So, just how plausible is it that adding more truth values to logic would increase our reasoning powers significantly (or at all)? I'll get to that after an introduction to logic and then some examples of real logics that have more than two truth values.

Logic 101a: the Syllogism

Logic is the study of forms of argument. It looks at how an argument is structured rather than at the content of the argument. For example the following two arguments are structured in the same way

Argument 1:

All men are mortal.

No mortal is perfect.

Therefore no man is perfect.

Argument 2:

All trees are blue.Now a person reading these arguments may notice that the first one seems reasonable and the second one seems silly, but that is because you are looking at the content. If you look at the form, you will see that they both follow the pattern

Nothing blue is wet.

Therefore no tree is wet.

every X is a YThis argument form is valid. What that means is that

no Y is a Z

therefore no X is a Z

*if*the first two sentences (the premises) are true, then the last sentence (the conclusion) must be true also. But this is logic, so it doesn't say anything about whether the premises are true in the first place. Other argument forms similar to those above are not valid. For example

All men are mortal.regardless of what you may think of the conclusion, the conclusion does not follow from the premises. Often the non-validity of a form is shown by way of a counter example which can be easily seen to be false. For example the following argument has the same form as the one above:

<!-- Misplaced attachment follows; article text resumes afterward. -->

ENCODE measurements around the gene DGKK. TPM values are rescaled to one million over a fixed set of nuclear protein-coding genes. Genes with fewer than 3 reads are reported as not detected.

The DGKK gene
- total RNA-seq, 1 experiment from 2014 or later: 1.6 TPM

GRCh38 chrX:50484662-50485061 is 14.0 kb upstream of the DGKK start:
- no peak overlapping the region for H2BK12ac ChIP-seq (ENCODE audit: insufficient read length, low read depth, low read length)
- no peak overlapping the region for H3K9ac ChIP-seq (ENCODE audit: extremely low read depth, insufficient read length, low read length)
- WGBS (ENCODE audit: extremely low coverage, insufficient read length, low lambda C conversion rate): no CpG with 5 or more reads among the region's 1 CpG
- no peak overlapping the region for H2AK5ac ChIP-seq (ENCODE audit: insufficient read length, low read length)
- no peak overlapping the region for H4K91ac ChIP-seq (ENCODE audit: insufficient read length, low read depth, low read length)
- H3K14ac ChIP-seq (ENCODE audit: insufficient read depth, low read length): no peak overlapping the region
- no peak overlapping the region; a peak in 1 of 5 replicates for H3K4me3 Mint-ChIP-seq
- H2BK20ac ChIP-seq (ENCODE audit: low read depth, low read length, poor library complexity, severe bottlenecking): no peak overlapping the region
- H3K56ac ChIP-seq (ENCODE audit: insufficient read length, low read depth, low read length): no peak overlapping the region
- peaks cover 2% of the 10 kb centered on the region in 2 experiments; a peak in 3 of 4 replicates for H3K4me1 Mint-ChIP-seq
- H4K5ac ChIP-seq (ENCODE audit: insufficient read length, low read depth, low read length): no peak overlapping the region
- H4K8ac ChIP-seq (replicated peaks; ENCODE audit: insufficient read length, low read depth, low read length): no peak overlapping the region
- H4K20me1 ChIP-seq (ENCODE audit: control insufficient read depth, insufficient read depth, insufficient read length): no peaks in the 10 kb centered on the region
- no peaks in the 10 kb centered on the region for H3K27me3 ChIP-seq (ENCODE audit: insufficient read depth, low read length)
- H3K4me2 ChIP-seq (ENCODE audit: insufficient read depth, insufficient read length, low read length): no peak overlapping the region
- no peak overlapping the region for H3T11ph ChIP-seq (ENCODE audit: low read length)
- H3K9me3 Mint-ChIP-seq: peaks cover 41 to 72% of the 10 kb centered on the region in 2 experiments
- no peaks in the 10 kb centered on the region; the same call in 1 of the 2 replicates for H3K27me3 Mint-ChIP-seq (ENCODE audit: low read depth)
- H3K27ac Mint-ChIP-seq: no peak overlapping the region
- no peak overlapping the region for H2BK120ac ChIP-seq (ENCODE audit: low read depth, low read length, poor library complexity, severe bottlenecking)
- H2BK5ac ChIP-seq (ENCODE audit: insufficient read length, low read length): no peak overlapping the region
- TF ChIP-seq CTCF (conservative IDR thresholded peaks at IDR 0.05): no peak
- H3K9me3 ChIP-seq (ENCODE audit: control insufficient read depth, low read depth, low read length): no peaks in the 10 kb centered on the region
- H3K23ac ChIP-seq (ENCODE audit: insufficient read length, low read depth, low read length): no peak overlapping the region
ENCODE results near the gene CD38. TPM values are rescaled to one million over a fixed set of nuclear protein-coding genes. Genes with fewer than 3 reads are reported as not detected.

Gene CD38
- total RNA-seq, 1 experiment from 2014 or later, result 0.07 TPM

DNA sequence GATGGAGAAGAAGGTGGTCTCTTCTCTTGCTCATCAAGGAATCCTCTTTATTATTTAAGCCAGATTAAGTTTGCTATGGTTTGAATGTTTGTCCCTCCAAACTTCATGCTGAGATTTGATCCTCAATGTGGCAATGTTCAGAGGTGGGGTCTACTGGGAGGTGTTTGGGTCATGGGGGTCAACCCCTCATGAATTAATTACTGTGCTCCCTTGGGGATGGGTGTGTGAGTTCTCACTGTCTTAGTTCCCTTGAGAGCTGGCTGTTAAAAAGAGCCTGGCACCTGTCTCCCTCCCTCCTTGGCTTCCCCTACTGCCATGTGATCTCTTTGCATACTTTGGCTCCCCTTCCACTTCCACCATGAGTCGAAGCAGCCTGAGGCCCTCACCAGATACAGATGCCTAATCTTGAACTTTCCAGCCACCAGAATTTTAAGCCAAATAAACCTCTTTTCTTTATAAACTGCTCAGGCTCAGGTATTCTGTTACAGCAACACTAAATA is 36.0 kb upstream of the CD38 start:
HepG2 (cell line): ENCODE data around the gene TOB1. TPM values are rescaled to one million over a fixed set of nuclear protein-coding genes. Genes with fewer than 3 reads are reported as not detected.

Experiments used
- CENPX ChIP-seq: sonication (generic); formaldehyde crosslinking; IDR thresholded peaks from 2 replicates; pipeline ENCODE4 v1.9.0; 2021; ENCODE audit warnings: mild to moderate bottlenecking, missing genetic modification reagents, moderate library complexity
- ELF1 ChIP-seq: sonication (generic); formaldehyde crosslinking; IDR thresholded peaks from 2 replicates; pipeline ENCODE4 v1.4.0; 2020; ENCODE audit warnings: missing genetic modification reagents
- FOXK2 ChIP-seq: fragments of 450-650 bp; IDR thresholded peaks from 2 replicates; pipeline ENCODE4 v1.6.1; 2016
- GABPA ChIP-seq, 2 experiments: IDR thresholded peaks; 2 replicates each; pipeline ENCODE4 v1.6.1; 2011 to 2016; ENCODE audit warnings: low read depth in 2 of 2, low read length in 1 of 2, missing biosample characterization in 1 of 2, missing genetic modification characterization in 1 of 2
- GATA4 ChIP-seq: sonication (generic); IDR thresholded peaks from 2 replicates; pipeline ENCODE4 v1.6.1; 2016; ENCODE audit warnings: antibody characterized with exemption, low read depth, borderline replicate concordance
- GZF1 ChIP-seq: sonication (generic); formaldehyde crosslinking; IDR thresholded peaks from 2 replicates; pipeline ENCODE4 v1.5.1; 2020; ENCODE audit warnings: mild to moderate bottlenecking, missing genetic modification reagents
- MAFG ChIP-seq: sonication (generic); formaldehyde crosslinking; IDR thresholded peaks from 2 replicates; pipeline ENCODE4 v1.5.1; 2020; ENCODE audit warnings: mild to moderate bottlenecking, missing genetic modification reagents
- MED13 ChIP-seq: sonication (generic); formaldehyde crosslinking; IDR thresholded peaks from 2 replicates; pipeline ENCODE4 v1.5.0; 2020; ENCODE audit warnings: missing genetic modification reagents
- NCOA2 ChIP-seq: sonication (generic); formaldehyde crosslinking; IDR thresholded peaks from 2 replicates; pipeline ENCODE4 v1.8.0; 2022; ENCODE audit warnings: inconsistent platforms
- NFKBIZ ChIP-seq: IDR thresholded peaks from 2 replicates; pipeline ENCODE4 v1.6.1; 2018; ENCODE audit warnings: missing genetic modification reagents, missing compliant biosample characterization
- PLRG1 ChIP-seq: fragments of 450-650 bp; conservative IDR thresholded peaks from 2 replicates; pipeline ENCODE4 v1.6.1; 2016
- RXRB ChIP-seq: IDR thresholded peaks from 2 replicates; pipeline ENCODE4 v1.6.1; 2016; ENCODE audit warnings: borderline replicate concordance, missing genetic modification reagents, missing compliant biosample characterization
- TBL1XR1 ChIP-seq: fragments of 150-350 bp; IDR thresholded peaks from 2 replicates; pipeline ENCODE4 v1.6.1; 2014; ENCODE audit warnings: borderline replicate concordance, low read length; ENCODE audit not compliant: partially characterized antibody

Some mortals are fools.

therefore some men are fools

All squares have corners.The examples above are all syllogisms. The logic of Aristotle dealt entirely with syllogisms and their various patterns.

Some things with corners are triangles.

Therefore, some squares are triangles.

The logic of syllogism is a sort of class theory (except that it is not extensional like most class theories are). The descriptive terms of the sentences are viewed as classes and the rest of the sentence expresses some relationship of the classes. The relationships can all be expressed with the following relations:

A is contained in BThe logic of syllogisms is essentially a list of the mathematical properties of these four relations on classes.

A is not contained in B

A overlaps with B

A does not overlap with B

Logic 101b: the Proposition

Modern logic does not deal with syllogisms as such (although the sentences of syllogisms are included in propositions). Instead modern logic deals with abstract propositions in various combinations. You can think of a proposition as a declarative sentence. Each of the sentences in the examples above is a proposition, but so are

John went to the store.None of these sentences could be part of a classical syllogism, but to modern logic they are just fine. Propositional logic has rules about combining propositions. For example, let P, Q, and R be propositions. The propositional logic has rules like

John is married to Mary.

John and Mary went to the store.